When we are tired and feeling defeated, it’s easy to let doubts and unbelief take control of our thoughts. It seems death is not the greatest enemy (although certainly the last) but rather unbelief. I love the story of the Israelites, or more specifically, God’s tenderness and faithfulness as he led them to Canaan. They cried “foul” so many times–against God, against Moses. They were sure God was against them, that He had hard dooming purposes for them anytime pain or hardship threatened.
I’ve been tempted to cry “foul”, not in the desert but in a sophisticated ICU which has been our home for most of 2013. It’s easy to believe that we are left out to dry or forgotten as we watch our son slip away and retreat into uncontrolled seizures. That God is against us or doesn’t care. Or that his purposes are cold and cruel.
The Israelites had “had” it: the sand baked their feet, the manna tasted bland, they were thirsty, the were a rag-a-muffin band up against a city with walls to the heavens and the giants next door looked like they would literally stomp them out. The odds didn’t look good and so they met up in their tents to murmur and question God’s motives: “Because the Lord hated us he has brought us out of the land of Egypt, to give us into the hand of the Amorites, to destroy us. Where are we going up? Our brothers have made our hearts melt, saying, “The people are greater and taller than we. The cities are great and fortified up to heaven. And besides, we have seen the sons of the Anakim there.”’ (Deut. 1:27)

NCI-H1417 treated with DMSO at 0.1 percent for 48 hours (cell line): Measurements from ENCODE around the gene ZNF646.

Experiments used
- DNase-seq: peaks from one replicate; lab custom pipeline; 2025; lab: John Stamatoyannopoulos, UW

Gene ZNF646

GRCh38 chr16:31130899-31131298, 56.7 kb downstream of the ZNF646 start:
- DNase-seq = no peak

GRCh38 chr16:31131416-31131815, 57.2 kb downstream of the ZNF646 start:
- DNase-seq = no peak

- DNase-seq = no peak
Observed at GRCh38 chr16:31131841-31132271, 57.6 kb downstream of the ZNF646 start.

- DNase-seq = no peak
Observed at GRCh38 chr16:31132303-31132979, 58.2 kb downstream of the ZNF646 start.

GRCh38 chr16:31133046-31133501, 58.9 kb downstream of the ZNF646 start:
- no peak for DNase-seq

Have you had your heart melt with fear? Or maybe it was your stomach twist with nausea at what you fear is impending doom? I’m like the Israelites–I may not meet in a tent to murmur but I fret in a quiet place with my husband. Satan wants us to believe the Lord is against us, he wants us to succumb to the pain and fear. We melt from our own “giants” of seizures and pneumonia. What are your giants? Are you melting in your heart, feeling like you are in a difficult struggle with impossible odds? Are you tired from hard days when you feel alone in caring for your child or days when you go in circles not seeming to make any progress?
Moses reminded them of truth as they drank in the lies of unbelief, “Do not be in dread or afraid of them. The Lord your God who goes before you will himself fight for you, just as he did for you in Egypt before your eyes, and in the wilderness, where you have seen how the Lord your God carried you, as a man carries his son, all the way that you went until you came to this place.” (Deut. 1:29-31).
They felt like they were in the battle alone, that the prospect of victory or defeat rested on their efforts, but the truth was, they were being carried. God was doing the work, they simply needed to trust him for strength and provision and trust that he intended good for them. How tenderly the Lord cares for his own, he carries us in the hard times even when reality seems to shout that we are deserted and forgotten. Trekking through a desert was not comfortable or convenient. Most of our situations are not what we would choose. But the blessing God has in store for us on these desert roads are many. Unbelief steals away the awareness of the everlasting arms carrying us.
He carries his own. He has carried us “all the way that [we] went until [we] came to this place.” He carries my son, now lying in a coma and on a vent. He has carried us to this day (March 27, 2013) and to this place (DeVos Children’s Hospital, 806). Where are you today? He has carried you too, hasn’t He? You’ve made it through countless days you looked up against, through situations you thought you’d never be able to go through. Let’s take all the heart murmuring lurking inside and repent of our distrust in His goodness and faithfulness. We have a God who carries us, just as we carry our own children!
How tenderly he cares for us even in the desert.